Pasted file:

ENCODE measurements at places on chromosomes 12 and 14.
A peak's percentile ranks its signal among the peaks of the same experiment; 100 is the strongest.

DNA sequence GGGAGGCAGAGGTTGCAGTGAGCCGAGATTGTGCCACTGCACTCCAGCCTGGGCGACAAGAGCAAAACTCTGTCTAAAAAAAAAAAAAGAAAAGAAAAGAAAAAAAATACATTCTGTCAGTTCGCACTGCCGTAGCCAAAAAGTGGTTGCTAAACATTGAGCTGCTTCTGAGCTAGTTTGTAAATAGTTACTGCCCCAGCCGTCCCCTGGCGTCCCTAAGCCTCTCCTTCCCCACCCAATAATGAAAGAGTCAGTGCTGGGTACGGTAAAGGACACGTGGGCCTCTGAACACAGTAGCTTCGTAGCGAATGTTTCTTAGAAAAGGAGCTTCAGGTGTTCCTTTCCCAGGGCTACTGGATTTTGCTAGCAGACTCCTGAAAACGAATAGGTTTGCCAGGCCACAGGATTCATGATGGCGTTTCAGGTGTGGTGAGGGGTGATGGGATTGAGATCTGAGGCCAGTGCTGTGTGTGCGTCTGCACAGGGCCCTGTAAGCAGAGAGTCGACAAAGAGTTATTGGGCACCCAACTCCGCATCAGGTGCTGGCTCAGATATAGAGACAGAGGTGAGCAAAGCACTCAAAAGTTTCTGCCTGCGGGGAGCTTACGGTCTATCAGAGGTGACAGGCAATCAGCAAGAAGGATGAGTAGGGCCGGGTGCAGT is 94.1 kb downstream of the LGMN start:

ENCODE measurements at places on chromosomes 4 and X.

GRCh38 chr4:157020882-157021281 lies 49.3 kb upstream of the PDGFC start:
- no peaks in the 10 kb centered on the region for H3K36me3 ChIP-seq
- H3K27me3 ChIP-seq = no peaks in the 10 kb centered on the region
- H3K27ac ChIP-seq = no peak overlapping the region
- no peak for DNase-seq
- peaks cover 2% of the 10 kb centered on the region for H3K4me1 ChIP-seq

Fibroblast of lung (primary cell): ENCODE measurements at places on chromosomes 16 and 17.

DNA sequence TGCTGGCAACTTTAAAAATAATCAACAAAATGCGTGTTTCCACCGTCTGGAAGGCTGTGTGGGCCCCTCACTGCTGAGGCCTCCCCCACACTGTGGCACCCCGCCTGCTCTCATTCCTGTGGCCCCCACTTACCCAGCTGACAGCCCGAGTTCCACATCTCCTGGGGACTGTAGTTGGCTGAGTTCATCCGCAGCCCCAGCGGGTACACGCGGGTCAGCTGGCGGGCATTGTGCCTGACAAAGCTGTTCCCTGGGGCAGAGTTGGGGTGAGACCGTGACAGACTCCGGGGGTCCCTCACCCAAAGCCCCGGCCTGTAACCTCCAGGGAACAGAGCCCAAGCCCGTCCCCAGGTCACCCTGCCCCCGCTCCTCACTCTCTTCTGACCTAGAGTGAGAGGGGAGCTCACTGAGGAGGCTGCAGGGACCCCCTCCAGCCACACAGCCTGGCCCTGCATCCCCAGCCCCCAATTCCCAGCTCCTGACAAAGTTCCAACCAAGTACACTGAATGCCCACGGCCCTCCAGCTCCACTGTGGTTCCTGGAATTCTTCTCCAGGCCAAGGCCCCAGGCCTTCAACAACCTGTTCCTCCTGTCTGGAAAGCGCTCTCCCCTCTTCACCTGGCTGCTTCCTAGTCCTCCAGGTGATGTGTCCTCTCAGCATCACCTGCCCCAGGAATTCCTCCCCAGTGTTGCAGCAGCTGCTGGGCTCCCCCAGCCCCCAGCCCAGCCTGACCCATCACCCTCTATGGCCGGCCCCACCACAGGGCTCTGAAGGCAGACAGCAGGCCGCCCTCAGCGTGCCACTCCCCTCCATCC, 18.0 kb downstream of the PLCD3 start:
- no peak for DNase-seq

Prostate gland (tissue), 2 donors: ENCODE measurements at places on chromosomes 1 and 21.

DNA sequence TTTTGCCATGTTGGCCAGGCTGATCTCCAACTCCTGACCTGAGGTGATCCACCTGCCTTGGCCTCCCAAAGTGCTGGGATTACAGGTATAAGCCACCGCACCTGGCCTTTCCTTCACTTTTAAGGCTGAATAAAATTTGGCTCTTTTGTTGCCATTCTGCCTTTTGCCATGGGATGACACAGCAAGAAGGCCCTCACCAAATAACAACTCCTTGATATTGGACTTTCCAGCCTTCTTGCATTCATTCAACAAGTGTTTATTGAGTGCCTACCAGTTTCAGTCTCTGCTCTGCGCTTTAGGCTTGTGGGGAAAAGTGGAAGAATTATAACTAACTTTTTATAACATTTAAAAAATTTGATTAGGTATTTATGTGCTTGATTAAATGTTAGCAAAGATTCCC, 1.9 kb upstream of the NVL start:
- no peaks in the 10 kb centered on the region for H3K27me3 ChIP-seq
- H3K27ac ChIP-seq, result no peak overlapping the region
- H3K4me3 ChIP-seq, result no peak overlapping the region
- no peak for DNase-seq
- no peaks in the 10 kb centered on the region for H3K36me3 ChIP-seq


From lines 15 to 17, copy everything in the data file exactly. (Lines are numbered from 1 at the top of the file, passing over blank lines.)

DNA sequence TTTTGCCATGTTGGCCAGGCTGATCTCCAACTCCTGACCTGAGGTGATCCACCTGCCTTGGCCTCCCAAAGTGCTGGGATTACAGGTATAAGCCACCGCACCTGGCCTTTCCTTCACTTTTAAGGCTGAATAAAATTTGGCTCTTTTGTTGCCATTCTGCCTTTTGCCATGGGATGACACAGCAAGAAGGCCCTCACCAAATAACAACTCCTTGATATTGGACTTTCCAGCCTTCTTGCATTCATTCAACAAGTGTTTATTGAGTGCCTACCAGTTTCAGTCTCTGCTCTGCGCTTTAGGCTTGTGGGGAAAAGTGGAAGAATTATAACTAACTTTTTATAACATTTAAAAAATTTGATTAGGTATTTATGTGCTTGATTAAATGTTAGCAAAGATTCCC, 1.9 kb upstream of the NVL start:
- no peaks in the 10 kb centered on the region for H3K27me3 ChIP-seq
- H3K27ac ChIP-seq, result no peak overlapping the region